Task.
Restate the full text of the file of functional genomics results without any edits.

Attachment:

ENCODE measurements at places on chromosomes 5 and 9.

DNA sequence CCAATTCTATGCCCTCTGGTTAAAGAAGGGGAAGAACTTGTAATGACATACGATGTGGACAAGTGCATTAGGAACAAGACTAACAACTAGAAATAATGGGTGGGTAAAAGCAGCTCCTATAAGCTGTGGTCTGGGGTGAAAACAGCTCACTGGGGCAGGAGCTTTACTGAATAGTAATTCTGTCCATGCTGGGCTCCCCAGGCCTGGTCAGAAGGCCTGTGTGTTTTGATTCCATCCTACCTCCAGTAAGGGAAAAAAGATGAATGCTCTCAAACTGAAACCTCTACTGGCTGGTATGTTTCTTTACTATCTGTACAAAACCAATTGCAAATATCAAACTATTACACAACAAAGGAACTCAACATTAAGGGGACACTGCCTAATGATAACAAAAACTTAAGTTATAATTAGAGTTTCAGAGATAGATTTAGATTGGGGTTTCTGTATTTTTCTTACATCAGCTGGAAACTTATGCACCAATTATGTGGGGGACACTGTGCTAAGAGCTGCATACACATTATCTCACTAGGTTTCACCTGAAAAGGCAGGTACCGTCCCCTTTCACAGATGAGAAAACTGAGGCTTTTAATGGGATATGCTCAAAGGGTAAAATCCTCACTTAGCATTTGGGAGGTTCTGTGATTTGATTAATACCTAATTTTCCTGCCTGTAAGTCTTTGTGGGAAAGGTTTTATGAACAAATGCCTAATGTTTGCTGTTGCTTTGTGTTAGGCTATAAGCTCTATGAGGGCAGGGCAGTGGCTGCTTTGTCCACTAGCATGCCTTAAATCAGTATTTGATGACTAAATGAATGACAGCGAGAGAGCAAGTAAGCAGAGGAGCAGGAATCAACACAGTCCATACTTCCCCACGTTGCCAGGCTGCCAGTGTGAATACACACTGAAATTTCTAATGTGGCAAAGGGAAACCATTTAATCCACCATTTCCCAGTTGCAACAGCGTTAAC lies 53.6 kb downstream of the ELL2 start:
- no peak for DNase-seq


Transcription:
ENCODE measurements at places on chromosomes 5 and 9.

DNA sequence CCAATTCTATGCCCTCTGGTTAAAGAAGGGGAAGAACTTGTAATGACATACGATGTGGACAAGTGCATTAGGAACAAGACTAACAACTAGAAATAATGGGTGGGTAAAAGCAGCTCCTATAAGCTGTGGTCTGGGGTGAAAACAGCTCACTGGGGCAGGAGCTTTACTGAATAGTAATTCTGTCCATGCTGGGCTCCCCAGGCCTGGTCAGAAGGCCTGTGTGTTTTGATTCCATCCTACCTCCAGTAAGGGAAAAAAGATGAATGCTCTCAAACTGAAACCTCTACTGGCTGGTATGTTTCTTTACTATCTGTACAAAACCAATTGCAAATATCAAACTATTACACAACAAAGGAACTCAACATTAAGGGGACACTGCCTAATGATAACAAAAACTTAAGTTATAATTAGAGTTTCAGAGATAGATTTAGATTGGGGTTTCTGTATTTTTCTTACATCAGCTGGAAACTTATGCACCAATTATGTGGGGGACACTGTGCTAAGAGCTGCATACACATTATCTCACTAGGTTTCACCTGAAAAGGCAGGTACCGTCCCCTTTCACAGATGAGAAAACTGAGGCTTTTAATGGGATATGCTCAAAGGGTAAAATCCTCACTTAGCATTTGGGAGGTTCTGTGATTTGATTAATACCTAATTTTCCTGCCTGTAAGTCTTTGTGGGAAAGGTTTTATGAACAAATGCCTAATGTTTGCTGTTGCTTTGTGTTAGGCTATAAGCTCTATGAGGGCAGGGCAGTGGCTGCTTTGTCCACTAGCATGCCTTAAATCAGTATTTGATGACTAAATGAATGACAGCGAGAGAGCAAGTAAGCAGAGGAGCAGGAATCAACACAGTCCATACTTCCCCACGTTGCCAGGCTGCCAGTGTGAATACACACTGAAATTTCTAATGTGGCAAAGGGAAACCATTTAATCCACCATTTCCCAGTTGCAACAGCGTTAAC lies 53.6 kb downstream of the ELL2 start:
- no peak for DNase-seq